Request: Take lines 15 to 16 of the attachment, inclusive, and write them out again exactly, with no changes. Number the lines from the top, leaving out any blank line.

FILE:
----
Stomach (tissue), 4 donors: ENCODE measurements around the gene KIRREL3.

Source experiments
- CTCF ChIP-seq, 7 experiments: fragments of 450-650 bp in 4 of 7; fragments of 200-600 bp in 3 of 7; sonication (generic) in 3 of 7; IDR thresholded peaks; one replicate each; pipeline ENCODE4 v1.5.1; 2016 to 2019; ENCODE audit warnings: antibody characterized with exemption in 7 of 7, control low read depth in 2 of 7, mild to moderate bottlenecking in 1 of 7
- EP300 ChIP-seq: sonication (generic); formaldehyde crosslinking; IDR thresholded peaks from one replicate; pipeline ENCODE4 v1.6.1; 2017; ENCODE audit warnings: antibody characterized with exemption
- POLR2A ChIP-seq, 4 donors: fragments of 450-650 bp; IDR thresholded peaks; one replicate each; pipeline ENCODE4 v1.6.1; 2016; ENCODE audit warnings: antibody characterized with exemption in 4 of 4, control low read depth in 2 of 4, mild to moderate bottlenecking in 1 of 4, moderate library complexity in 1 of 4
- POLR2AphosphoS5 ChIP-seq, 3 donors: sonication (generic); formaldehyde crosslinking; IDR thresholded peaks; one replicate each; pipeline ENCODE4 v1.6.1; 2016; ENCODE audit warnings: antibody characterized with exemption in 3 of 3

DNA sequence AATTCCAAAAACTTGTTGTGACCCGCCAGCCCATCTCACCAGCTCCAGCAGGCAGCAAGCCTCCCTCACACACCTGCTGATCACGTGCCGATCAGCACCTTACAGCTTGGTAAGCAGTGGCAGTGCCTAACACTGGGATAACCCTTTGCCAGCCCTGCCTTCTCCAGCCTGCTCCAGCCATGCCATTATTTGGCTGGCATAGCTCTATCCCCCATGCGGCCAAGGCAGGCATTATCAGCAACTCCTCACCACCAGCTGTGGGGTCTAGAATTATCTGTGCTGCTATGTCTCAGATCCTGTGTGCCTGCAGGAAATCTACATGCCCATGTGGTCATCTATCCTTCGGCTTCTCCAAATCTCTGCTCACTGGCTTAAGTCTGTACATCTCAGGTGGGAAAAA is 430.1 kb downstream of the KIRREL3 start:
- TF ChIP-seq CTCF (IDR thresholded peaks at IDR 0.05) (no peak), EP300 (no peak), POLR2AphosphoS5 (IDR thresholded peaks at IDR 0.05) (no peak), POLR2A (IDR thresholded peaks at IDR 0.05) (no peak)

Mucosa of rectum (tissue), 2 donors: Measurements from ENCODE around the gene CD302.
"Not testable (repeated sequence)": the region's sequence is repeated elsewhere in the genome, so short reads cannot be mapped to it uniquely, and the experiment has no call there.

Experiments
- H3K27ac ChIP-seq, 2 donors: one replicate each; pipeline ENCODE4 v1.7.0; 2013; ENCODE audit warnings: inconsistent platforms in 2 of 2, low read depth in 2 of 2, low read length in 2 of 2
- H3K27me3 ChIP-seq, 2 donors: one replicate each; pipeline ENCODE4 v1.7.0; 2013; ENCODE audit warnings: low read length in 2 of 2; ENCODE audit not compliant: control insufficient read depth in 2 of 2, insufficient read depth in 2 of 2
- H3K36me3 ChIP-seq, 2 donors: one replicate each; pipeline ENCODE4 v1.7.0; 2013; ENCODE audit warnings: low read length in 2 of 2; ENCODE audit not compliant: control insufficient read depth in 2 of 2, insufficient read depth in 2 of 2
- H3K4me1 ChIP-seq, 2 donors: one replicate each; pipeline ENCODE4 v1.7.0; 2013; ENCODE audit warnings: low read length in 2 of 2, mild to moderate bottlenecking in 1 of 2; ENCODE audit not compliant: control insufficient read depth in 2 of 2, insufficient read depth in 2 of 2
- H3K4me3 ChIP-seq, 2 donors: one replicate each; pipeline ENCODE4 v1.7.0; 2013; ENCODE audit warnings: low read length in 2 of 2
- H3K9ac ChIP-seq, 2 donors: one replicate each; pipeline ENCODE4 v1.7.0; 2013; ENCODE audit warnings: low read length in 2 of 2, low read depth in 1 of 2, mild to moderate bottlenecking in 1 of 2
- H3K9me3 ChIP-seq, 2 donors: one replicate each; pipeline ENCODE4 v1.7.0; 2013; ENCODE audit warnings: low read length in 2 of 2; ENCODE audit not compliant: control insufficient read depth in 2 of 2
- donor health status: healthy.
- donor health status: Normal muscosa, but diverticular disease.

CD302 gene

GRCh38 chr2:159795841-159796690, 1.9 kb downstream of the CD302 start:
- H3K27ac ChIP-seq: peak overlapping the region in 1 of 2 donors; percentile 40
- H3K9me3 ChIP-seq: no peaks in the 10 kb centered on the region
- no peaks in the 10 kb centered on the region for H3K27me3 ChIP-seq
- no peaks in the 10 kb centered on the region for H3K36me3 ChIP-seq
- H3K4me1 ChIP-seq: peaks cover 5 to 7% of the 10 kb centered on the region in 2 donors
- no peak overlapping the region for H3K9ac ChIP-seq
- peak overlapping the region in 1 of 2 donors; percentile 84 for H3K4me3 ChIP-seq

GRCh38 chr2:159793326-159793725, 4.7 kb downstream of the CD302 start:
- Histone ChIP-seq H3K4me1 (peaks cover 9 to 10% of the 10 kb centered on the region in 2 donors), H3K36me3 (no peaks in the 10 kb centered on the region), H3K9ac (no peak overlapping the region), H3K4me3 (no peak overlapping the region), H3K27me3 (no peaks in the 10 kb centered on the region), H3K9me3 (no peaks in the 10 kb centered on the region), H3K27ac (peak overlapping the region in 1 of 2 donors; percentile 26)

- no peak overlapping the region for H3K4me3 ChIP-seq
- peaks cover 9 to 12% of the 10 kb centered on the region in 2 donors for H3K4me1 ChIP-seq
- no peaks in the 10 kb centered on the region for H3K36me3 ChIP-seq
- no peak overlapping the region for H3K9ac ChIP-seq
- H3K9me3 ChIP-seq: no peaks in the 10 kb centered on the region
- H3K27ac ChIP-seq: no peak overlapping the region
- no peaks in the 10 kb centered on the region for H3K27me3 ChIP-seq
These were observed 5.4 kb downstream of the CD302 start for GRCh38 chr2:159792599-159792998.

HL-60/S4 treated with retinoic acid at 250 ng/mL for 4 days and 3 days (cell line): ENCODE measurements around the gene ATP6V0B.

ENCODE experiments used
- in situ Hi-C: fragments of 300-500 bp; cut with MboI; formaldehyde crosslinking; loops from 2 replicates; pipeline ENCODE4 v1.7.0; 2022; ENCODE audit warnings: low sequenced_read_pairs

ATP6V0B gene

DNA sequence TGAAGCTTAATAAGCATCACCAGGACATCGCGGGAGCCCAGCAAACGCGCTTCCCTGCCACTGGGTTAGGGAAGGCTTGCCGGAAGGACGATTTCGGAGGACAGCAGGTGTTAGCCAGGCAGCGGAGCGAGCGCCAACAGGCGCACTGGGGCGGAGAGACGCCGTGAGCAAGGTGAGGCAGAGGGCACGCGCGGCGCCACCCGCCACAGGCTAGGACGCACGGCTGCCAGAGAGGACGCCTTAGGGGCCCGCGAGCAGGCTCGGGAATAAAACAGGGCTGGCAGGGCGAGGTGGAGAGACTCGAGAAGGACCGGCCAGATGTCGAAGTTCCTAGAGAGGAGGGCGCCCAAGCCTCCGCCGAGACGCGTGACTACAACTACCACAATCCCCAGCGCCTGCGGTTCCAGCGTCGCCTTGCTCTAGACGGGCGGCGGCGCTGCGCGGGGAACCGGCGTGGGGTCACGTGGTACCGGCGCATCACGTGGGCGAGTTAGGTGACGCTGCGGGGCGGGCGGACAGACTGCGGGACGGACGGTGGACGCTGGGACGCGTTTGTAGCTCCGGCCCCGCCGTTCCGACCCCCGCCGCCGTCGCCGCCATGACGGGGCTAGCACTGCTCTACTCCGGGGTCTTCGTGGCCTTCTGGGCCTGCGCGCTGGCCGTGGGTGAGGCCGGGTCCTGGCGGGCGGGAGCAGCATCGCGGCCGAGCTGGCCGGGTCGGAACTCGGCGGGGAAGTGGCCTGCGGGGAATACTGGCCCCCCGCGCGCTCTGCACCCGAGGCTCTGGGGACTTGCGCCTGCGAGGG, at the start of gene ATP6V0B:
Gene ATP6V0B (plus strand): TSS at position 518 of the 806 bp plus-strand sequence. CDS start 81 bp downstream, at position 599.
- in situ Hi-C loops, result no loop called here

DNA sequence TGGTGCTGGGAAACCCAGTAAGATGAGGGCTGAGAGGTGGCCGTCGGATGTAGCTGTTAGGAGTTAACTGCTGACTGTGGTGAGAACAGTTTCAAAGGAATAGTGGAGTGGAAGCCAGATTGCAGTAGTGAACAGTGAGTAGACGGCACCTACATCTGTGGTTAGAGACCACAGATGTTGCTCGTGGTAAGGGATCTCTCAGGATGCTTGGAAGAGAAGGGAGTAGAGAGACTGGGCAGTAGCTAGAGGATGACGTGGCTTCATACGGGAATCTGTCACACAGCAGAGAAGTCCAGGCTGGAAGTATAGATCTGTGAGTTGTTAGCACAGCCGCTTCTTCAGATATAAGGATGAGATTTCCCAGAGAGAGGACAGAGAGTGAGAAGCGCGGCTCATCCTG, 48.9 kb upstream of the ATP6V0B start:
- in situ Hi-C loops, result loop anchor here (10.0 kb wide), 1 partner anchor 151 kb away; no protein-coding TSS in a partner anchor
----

- H3K4me1 ChIP-seq, 2 donors: one replicate each; pipeline ENCODE4 v1.7.0; 2013; ENCODE audit warnings: low read length in 2 of 2, mild to moderate bottlenecking in 1 of 2; ENCODE audit not compliant: control insufficient read depth in 2 of 2, insufficient read depth in 2 of 2
- H3K4me3 ChIP-seq, 2 donors: one replicate each; pipeline ENCODE4 v1.7.0; 2013; ENCODE audit warnings: low read length in 2 of 2